House plants aren't just about decoration. They provide very real health benefits in both your home and workplace.
Plants can deter illness. Ten percent of the moisture in the atmosphere is the result of transpiration – the process whereby plant roots tap the groundwater table for water which then evaporates through its leaves. Hopefully you have no groundwater in your home, but your house plants are still transpiring, generating humidity, and that's a good thing. Moist air protects against colds, dry skin, sore throats and dry coughs. Higher absolute humidity also inhibits thesurvival and transmission of the flu virus.
When house plants are not preventing you from getting sick, they may be enhancing your healing processes. How do you think the tradition of bringing flowers to people in the hospital got started? One study indicated that “viewing plants during the recovery period had a positive influence linking directly to health outcomes of surgical patients” and that “patients in hospital rooms with plants and flowers had significantly more positive physiologic responses evidenced by lower systolic blood pressure, and lower ratings of pain, anxiety, and fatigue than patients in the control room.”
As you learned in grade school, plants “inhale” the carbon dioxide we exhale and release fresh oxygen. Less well-known is that when plants cease their photosynthesis at night, most of them switch gears and start taking in oxygen and belching out CO2. For this reason, be sure to adorn your bedrooms with orchids, succulents and epiphytic bromeliads; these are the among the few special plants which stick to the daytime program of releasing oxygen.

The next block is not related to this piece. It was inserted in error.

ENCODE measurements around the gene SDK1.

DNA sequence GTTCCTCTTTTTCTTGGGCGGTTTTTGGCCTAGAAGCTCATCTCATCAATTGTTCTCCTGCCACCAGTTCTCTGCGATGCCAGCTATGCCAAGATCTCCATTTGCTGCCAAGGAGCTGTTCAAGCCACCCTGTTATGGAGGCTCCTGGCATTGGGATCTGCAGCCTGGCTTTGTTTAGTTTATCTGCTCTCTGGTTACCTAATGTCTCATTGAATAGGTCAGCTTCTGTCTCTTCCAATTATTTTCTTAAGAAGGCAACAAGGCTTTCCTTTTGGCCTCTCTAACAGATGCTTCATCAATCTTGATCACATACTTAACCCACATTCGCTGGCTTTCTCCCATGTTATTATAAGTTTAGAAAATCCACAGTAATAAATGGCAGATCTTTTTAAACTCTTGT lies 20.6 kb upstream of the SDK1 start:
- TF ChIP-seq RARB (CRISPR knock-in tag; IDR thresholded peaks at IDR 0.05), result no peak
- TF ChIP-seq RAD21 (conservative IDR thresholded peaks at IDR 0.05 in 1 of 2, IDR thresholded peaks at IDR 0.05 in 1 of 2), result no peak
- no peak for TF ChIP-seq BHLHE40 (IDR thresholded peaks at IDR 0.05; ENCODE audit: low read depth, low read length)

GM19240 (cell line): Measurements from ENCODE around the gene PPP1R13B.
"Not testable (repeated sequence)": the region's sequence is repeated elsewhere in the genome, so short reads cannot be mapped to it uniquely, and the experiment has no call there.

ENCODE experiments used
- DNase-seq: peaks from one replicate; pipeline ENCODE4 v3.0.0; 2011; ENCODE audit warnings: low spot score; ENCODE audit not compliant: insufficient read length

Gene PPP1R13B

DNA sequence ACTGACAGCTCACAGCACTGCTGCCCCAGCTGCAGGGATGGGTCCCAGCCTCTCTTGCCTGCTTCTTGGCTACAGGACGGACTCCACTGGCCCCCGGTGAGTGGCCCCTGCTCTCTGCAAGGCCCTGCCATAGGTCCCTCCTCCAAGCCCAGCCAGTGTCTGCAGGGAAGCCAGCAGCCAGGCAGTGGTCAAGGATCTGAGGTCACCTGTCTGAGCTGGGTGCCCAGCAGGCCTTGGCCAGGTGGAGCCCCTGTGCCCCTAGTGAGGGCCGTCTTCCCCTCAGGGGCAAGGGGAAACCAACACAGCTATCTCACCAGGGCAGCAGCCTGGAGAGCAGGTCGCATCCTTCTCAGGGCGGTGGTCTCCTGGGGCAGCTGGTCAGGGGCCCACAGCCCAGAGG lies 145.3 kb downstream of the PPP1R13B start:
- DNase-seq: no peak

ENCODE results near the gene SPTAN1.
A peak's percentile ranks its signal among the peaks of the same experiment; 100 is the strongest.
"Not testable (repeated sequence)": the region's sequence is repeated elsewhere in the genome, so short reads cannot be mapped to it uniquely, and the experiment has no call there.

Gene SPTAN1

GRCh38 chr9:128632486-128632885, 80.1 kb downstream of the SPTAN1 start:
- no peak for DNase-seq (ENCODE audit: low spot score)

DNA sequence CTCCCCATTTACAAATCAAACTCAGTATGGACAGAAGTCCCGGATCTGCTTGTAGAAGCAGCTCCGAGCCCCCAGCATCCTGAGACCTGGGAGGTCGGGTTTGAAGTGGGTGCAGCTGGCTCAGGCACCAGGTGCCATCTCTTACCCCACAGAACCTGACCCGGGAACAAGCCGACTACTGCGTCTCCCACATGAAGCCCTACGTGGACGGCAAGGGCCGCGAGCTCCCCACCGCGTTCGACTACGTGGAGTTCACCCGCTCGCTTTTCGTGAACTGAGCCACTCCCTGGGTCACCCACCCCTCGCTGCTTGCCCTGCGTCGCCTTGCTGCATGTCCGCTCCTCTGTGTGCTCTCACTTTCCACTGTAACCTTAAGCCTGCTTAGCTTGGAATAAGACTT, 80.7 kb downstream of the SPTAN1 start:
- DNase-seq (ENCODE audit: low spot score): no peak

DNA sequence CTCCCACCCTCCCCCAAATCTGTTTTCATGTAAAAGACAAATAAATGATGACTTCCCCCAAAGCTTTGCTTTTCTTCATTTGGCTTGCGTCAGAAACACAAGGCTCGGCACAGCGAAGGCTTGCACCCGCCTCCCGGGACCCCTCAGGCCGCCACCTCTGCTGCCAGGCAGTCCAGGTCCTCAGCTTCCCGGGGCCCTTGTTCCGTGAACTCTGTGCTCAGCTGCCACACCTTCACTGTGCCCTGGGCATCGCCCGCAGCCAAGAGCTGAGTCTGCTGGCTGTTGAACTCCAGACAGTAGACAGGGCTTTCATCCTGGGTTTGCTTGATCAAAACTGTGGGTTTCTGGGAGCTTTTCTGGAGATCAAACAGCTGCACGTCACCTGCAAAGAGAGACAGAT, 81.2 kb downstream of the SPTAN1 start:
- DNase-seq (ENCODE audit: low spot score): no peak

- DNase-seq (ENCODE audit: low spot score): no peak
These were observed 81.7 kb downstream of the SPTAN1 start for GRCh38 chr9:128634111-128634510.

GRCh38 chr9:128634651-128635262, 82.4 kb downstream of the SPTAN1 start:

It should come as no surprise that NASA is no slouch when it comes to research on air quality within sealed environments, and the spacemen are very pro-plant. Up to 87 percent of volatile organic compounds (VOCs) are expunged every 24 hours by houseplants, according to NASA research. VOCs include substances like formaldehyde (present in rugs, vinyl, cigarette smoke and grocery bags), benzene and trichloroethylene (both found in man-made fibers, inks, solvents and paint). They cite how both plant leaves and roots are utilized in removing trace levels of toxic vapors from inside tightly sealed buildings.
NASA even made a little list of the top ten house plants for removing indoor pollutants:
- Peace lily
- Golden pothos
- English Ivy
- Gerbera daisy
- Mother-in-law's tongue
- Bamboo palm
- Red-edge dracaena
- Spider plant
You don't have to turn your home into an arboretum for your health to benefit from house plants. Experts at NASA suggest you use 15 to 18 plants in 6- to 8-inch diameter pots for an 1,800-square-foot house, or roughly one larger plant every 100 square feet.